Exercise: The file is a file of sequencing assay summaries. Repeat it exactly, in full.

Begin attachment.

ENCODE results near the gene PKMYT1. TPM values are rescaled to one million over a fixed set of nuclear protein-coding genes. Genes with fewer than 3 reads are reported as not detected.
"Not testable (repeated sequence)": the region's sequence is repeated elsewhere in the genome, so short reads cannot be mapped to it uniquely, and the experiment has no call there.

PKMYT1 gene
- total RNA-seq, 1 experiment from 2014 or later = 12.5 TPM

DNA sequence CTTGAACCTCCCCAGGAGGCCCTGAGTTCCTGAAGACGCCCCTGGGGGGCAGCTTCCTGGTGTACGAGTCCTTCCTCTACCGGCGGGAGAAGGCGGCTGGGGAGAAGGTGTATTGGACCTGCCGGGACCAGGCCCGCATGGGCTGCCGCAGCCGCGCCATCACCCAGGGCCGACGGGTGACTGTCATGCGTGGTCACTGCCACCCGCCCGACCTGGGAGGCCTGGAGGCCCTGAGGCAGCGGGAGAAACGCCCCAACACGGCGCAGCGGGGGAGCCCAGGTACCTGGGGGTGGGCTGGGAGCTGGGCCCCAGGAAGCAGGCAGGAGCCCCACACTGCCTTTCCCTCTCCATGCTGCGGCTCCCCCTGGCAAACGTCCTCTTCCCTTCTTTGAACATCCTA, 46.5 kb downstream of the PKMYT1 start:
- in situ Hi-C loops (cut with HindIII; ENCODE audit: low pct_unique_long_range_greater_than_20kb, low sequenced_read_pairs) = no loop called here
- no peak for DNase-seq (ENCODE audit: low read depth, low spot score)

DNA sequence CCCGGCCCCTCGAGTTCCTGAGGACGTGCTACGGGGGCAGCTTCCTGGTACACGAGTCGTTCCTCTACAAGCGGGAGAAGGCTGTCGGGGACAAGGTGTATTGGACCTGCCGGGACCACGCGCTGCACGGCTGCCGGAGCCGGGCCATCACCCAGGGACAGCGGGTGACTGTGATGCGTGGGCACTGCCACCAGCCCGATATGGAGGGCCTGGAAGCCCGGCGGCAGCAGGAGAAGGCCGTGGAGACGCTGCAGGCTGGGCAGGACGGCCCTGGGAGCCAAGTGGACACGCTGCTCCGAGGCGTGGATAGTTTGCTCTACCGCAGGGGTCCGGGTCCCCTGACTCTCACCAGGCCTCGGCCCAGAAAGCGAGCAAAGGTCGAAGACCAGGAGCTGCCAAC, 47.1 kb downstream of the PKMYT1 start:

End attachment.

ENCODE results near the gene PKMYT1. TPM values are rescaled to one million over a fixed set of nuclear protein-coding genes. Genes with fewer than 3 reads are reported as not detected.
"Not testable (repeated sequence)": the region's sequence is repeated elsewhere in the genome, so short reads cannot be mapped to it uniquely, and the experiment has no call there.

PKMYT1 gene
- total RNA-seq, 1 experiment from 2014 or later = 12.5 TPM

DNA sequence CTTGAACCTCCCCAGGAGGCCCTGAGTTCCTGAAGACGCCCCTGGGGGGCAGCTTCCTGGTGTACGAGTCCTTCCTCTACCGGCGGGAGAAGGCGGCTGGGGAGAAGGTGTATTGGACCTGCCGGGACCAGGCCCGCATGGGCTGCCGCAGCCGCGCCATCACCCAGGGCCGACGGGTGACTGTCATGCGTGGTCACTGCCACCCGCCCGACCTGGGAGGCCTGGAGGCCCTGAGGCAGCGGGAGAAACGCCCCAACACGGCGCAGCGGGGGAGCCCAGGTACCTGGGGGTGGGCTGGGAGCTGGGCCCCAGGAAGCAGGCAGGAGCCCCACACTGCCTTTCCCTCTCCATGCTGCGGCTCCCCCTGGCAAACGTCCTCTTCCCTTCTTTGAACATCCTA, 46.5 kb downstream of the PKMYT1 start:
- in situ Hi-C loops (cut with HindIII; ENCODE audit: low pct_unique_long_range_greater_than_20kb, low sequenced_read_pairs) = no loop called here
- no peak for DNase-seq (ENCODE audit: low read depth, low spot score)

DNA sequence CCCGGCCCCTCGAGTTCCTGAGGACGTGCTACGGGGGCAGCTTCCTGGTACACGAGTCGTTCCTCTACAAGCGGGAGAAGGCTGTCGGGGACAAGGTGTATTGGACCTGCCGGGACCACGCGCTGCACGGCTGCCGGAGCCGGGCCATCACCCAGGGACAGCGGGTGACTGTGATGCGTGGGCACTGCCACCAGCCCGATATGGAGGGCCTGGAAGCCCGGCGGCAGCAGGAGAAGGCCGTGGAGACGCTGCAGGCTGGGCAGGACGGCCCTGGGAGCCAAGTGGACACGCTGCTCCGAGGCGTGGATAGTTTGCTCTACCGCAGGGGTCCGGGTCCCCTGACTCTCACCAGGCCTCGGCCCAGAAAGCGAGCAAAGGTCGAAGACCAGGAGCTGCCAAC, 47.1 kb downstream of the PKMYT1 start: